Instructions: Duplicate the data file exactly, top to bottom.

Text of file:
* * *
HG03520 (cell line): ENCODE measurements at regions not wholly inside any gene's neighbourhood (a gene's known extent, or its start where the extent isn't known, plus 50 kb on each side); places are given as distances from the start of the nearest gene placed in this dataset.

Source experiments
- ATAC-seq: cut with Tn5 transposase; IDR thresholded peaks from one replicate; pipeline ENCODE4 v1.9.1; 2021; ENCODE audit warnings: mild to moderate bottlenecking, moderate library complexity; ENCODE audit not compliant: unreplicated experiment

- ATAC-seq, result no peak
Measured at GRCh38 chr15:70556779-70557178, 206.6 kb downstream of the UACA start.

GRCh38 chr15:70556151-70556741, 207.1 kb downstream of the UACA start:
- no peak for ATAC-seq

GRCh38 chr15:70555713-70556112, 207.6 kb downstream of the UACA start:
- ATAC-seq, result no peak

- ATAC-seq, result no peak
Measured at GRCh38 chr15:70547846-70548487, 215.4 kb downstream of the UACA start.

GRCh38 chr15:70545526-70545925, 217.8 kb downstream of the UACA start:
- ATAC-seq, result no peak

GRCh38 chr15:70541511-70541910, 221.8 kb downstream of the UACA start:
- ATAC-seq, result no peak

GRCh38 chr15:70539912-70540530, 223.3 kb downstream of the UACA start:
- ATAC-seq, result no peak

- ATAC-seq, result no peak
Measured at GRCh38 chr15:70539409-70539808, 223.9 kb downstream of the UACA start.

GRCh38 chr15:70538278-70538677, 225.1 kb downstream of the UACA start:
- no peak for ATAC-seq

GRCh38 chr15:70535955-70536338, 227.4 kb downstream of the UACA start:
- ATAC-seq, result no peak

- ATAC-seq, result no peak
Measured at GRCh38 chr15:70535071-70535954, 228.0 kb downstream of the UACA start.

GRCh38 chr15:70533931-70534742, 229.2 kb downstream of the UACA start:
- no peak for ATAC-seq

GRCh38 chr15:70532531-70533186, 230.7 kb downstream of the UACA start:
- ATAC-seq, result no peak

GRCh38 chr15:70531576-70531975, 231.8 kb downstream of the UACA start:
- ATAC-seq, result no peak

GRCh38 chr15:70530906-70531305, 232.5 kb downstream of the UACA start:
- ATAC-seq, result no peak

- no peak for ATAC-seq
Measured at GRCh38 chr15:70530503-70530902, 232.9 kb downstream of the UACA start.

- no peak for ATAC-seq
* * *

HG03520 (cell line): ENCODE measurements at regions not wholly inside any gene's neighbourhood (a gene's known extent, or its start where the extent isn't known, plus 50 kb on each side); places are given as distances from the start of the nearest gene placed in this dataset.

Source experiments
- ATAC-seq: cut with Tn5 transposase; IDR thresholded peaks from one replicate; pipeline ENCODE4 v1.9.1; 2021; ENCODE audit warnings: mild to moderate bottlenecking, moderate library complexity; ENCODE audit not compliant: unreplicated experiment

- ATAC-seq, result no peak
Measured at GRCh38 chr15:70556779-70557178, 206.6 kb downstream of the UACA start.

GRCh38 chr15:70556151-70556741, 207.1 kb downstream of the UACA start:
- no peak for ATAC-seq

GRCh38 chr15:70555713-70556112, 207.6 kb downstream of the UACA start:
- ATAC-seq, result no peak

- ATAC-seq, result no peak
Measured at GRCh38 chr15:70547846-70548487, 215.4 kb downstream of the UACA start.

GRCh38 chr15:70545526-70545925, 217.8 kb downstream of the UACA start:
- ATAC-seq, result no peak

GRCh38 chr15:70541511-70541910, 221.8 kb downstream of the UACA start:
- ATAC-seq, result no peak

GRCh38 chr15:70539912-70540530, 223.3 kb downstream of the UACA start:
- ATAC-seq, result no peak

- ATAC-seq, result no peak
Measured at GRCh38 chr15:70539409-70539808, 223.9 kb downstream of the UACA start.

GRCh38 chr15:70538278-70538677, 225.1 kb downstream of the UACA start:
- no peak for ATAC-seq

GRCh38 chr15:70535955-70536338, 227.4 kb downstream of the UACA start:
- ATAC-seq, result no peak

- ATAC-seq, result no peak
Measured at GRCh38 chr15:70535071-70535954, 228.0 kb downstream of the UACA start.

GRCh38 chr15:70533931-70534742, 229.2 kb downstream of the UACA start:
- no peak for ATAC-seq

GRCh38 chr15:70532531-70533186, 230.7 kb downstream of the UACA start:
- ATAC-seq, result no peak

GRCh38 chr15:70531576-70531975, 231.8 kb downstream of the UACA start:
- ATAC-seq, result no peak

GRCh38 chr15:70530906-70531305, 232.5 kb downstream of the UACA start:
- ATAC-seq, result no peak

- no peak for ATAC-seq
Measured at GRCh38 chr15:70530503-70530902, 232.9 kb downstream of the UACA start.

- no peak for ATAC-seq